1992 Clinton VS. Bush VS. Perot


The biographical film “The Man from Hope,” shown at the Democratic convention in 1992, took great advantage of two things: that Bill Clinton, the governor of Arkansas, was indeed born and raised in a town called Hope; and that a filmed record exists of the June 1963 Boys Nation leadership event at the White House, during which the young Bill Clinton met and shook hands with President John Kennedy. “Journey” is an edited version of the convention film, and one of the most compelling biographical ads ever made. In his book The Political Brain, Drew Westen summarizes the narrative arc of the ad: “Through hard work, caring, and determination, I know what it’s like to live the American dream. In my home state, I’ve done everything possible to help others realize that dream. And as your president, I’ll do everything I can to help people all over this country realize their dreams like I’ve done in Arkansas.” The film was made by Harry Thomason and Linda Bloodworth-Thomason, television producers (Designing Women) who were good friends of the Clintons. Focus groups had shown that many voters perceived Clinton as an elitist career politician. The commercial emphasizes work, and carefully avoids mentioning the name of the Ivy League law school that Clinton attended—Yale.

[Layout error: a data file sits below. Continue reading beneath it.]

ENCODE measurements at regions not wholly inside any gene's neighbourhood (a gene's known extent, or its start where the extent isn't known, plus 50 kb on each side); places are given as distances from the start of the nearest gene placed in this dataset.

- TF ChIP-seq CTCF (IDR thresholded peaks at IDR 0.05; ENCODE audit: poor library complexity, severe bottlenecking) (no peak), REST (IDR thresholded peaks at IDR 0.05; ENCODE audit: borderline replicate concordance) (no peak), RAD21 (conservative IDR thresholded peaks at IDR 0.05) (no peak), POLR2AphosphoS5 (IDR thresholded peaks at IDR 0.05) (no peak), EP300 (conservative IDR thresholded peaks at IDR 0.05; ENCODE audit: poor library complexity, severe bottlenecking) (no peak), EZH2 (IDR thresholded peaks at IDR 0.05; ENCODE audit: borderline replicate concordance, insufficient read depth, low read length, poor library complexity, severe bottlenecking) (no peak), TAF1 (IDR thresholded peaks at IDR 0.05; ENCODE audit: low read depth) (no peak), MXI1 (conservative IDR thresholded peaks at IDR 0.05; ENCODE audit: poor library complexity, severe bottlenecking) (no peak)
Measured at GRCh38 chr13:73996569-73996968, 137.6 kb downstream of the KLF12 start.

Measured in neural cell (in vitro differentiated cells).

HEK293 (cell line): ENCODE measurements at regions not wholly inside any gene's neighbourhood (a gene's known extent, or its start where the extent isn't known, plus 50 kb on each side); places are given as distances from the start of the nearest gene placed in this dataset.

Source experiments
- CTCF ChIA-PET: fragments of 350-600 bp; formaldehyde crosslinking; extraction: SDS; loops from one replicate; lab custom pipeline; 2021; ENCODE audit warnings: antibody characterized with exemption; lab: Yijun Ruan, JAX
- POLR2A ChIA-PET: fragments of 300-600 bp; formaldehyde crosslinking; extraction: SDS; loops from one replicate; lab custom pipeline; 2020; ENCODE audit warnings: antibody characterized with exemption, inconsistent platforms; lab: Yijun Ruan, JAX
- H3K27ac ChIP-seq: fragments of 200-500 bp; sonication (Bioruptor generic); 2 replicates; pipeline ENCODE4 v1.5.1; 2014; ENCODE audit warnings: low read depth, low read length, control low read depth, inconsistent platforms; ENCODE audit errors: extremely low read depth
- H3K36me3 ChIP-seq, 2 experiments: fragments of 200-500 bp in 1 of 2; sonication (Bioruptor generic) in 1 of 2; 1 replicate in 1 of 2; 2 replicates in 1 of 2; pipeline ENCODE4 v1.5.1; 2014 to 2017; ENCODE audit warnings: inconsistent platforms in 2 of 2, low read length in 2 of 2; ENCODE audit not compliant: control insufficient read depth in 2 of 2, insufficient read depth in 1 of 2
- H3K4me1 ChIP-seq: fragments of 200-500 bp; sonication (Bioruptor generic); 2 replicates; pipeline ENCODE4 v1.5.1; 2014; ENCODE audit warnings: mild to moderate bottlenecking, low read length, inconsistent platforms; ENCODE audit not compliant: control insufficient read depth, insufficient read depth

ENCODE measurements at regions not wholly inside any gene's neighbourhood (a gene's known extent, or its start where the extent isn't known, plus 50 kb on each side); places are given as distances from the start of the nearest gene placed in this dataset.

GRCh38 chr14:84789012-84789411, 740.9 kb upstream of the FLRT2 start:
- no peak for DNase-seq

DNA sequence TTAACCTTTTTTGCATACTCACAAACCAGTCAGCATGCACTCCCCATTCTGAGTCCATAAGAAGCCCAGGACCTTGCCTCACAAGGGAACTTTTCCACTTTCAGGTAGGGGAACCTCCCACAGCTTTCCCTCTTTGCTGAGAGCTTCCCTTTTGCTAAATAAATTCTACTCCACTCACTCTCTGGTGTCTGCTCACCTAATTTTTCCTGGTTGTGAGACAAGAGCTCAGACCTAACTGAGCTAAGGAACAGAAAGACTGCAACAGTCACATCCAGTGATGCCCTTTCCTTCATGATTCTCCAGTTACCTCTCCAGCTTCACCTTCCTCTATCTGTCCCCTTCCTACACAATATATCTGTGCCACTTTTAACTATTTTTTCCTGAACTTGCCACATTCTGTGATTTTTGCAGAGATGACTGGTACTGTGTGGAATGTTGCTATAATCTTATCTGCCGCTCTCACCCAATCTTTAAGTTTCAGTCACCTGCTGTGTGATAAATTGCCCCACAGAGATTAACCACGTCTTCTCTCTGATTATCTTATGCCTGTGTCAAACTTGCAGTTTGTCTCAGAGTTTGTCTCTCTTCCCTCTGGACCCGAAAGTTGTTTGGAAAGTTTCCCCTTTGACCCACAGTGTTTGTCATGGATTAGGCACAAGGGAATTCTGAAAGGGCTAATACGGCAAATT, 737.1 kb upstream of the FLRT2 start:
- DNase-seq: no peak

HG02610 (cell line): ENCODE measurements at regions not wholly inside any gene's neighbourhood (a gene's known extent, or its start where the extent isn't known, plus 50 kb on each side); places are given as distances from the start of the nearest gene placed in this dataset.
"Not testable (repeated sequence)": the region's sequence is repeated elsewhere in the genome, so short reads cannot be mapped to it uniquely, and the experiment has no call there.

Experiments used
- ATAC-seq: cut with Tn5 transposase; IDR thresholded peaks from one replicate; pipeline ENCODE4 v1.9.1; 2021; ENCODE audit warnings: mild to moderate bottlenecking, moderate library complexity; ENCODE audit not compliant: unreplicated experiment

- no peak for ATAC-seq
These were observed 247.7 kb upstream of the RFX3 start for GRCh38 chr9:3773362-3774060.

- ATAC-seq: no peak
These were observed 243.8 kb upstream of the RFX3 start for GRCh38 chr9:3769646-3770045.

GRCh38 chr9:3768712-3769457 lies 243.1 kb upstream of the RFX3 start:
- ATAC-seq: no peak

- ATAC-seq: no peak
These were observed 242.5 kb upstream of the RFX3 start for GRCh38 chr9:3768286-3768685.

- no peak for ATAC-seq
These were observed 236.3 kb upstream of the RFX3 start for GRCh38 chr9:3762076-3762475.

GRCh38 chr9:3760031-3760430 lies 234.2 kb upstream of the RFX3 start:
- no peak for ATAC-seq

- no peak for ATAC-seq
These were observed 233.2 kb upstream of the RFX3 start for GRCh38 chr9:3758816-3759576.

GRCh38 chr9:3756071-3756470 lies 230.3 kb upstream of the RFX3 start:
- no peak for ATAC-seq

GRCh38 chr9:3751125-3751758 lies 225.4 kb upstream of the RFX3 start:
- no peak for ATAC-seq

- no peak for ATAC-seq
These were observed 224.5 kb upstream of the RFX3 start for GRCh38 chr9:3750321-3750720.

Museum of the Moving Image
The Living Room Candidate
"Journey," Clinton, 1992

BILL CLINTON: I was born in a little town called Hope, Arkansas, three months after my father died. I remember that old two-story house where I lived with my grandparents. They had very limited incomes. It was in 1963 that I went to Washington and met President Kennedy at the Boy's Nation program. And I remember just, uh, thinking what an incredible country this was, that somebody like me, you know, who had no money or anything, would be given the opportunity to meet the president. That's when I decided I could really do public service because I cared so much about people. I worked my way through law school with part time jobs, anything I could find. After I graduated I really didn't care about making a lot of money. I just wanted to go home and see if I could make a difference. We've worked hard in education and health care to create jobs and we've made real progress. Now it's exhilarating to me to think that as president I could help to change all our people's lives for the better and bring hope back to the American dream.